A few days ago news broke that NASA’s gamma ray satellite called Swift had detected what was possibly a burst of powerful gamma rays coming from the Andromeda galaxy (Messier 31), the closest large galaxy to our Milky Way galaxy.
This story still seems to be in the early stages, so I have not been able to find too much information as of yet, except that it has happened. Further analysis should show whether it was really a gamma ray burst, or a high energy x-ray event. Also, within the next few days, we should be able to detect an optical counterpart to this event, which will enable us to not only determine its precise location but also determine the nature of the object which has caused the burst.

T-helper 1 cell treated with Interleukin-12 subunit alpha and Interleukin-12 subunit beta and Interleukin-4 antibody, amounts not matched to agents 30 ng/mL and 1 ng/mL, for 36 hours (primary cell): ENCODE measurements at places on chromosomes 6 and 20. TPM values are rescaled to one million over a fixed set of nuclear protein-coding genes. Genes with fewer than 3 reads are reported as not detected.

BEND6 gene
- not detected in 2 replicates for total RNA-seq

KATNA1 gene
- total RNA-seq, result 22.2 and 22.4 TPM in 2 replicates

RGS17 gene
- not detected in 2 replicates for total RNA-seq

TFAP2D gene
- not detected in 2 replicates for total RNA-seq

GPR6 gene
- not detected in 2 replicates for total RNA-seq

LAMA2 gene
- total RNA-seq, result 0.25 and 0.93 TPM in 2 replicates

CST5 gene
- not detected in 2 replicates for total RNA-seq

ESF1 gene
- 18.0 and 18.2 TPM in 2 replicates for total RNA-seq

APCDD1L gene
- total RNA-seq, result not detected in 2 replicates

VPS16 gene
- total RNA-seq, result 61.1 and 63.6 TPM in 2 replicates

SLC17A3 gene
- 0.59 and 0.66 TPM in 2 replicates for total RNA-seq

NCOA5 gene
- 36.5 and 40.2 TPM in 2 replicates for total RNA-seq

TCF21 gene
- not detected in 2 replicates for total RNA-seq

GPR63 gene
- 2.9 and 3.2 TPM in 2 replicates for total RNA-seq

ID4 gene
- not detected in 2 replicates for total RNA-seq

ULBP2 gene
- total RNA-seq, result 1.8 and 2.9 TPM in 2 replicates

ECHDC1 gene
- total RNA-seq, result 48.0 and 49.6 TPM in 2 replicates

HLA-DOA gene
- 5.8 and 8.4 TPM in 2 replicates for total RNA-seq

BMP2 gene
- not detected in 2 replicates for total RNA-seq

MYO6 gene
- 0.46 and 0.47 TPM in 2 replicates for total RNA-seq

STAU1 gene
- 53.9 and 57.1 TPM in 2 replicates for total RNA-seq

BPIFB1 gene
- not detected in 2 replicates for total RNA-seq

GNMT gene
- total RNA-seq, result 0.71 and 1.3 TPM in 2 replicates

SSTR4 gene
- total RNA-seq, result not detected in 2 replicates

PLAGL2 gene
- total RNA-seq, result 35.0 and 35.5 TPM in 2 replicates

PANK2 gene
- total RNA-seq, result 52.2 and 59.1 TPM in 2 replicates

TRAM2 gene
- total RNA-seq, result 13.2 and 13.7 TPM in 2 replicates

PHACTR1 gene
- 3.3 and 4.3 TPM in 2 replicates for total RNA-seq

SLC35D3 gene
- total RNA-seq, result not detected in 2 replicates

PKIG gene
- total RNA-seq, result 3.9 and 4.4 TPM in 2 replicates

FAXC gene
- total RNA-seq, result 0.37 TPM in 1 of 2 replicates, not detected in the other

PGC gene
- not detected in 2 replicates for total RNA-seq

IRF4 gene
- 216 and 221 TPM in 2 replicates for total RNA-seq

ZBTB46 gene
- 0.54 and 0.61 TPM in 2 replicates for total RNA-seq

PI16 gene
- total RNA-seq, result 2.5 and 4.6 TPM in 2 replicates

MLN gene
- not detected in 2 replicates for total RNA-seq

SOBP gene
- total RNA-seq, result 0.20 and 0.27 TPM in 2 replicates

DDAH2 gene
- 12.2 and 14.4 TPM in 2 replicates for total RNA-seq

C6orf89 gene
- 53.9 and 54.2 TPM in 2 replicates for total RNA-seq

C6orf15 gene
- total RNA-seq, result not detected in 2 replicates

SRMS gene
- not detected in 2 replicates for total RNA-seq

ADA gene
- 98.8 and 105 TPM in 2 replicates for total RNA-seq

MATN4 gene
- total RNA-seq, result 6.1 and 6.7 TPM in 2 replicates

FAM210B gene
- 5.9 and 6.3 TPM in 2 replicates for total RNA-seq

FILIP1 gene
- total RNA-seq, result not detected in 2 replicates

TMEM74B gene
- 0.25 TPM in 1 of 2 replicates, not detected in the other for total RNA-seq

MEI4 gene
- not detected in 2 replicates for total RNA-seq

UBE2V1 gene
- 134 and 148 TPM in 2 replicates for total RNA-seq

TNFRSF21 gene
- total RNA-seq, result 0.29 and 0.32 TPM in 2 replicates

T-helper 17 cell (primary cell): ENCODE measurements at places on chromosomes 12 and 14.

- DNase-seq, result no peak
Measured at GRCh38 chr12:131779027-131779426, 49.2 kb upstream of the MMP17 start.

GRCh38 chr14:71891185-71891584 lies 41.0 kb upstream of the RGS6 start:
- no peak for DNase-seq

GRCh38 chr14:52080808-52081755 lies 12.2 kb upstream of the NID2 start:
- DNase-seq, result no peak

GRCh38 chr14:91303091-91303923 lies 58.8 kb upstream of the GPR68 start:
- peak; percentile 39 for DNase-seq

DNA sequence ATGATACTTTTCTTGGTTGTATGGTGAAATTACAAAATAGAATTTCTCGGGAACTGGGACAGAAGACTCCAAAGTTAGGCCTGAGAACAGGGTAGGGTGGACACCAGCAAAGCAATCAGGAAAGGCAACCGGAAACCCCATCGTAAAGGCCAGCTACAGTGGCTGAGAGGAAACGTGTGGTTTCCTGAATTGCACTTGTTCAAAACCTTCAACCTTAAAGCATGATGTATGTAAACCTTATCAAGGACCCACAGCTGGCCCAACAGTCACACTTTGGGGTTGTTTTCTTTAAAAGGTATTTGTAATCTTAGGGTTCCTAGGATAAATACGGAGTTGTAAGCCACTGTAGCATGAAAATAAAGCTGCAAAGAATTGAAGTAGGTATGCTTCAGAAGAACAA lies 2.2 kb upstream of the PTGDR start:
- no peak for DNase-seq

If it is a gamma ray burst then this is tremendously exciting. There has not been a gamma ray burst anywhere like as close to us anytime in the 50-odd years that we’ve had the ability to detect them. Gamma ray bursts are amongst the most energetic phenomena in the Universe, and are thought to be associated with such cataclysmic events such as the explosion of a star (a supernova), the formation of a black hole or the merging of e.g. two neutron stars. I am crossing my fingers that this event is related to a supernova, because if it is it should be close enough to see very easily with the naked eye. However, although I haven’t looked into this, it would seem to me that a supernova would also have led to a huge flux of neutrinos, and to my knowledge no such neutrino flux has been detected, so maybe it isn’t a supernova. We shall have to wait and see.